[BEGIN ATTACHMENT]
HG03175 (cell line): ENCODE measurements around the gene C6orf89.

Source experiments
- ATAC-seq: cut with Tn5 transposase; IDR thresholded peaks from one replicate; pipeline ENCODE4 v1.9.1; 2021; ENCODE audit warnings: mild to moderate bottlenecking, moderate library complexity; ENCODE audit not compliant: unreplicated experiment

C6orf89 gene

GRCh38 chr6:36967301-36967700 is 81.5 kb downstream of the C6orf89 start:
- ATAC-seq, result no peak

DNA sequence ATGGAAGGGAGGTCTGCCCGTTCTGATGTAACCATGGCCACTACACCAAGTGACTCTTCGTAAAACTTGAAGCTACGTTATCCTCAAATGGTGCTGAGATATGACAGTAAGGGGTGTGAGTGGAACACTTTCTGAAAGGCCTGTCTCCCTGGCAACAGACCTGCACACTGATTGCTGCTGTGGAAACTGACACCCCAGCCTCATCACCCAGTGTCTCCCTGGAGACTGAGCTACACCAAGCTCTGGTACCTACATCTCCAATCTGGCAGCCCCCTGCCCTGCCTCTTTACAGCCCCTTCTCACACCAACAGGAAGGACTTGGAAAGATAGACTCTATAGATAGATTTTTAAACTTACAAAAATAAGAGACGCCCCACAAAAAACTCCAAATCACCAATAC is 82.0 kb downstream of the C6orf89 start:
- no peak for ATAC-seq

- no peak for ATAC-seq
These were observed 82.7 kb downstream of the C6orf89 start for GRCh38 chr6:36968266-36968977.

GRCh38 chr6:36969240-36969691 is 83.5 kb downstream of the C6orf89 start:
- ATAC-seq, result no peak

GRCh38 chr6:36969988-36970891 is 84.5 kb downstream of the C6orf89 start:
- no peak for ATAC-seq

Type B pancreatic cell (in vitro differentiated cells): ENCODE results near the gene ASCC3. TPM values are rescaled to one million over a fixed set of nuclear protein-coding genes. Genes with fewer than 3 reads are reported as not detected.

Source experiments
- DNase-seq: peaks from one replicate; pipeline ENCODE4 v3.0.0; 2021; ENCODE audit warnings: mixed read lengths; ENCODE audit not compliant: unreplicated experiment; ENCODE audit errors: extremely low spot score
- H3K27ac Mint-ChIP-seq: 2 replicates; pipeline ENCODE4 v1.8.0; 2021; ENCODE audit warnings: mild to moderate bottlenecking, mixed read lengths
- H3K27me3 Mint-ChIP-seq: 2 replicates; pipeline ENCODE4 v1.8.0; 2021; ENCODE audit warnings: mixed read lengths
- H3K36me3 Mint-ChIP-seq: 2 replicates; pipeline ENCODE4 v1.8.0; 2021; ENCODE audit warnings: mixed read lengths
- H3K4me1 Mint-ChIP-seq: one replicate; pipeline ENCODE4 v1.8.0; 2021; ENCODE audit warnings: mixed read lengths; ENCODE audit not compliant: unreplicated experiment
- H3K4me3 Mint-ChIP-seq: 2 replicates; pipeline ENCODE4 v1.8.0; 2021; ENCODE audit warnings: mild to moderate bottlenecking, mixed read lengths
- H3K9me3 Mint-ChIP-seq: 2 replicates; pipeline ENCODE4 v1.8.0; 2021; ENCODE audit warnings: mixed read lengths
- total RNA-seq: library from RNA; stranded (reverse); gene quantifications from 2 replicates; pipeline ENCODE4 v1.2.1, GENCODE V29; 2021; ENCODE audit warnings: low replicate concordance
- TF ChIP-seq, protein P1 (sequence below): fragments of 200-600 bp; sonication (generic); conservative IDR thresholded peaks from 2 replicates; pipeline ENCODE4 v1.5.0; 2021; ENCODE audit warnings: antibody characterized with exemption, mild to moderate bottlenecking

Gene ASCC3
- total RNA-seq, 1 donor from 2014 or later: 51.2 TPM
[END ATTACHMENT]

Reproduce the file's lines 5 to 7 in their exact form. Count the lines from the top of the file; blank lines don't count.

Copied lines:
GRCh38 chr6:36967301-36967700 is 81.5 kb downstream of the C6orf89 start:
- ATAC-seq, result no peak

DNA sequence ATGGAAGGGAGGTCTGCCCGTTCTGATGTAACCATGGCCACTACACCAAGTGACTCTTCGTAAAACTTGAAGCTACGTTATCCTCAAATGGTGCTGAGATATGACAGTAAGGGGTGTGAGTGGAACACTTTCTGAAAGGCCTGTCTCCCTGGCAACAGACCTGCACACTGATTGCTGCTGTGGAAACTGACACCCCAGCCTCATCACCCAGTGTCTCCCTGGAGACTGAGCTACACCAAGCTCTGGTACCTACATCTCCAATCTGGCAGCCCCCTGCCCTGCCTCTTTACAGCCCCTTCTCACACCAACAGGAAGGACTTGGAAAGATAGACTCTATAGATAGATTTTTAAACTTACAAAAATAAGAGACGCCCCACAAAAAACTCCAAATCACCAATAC is 82.0 kb downstream of the C6orf89 start: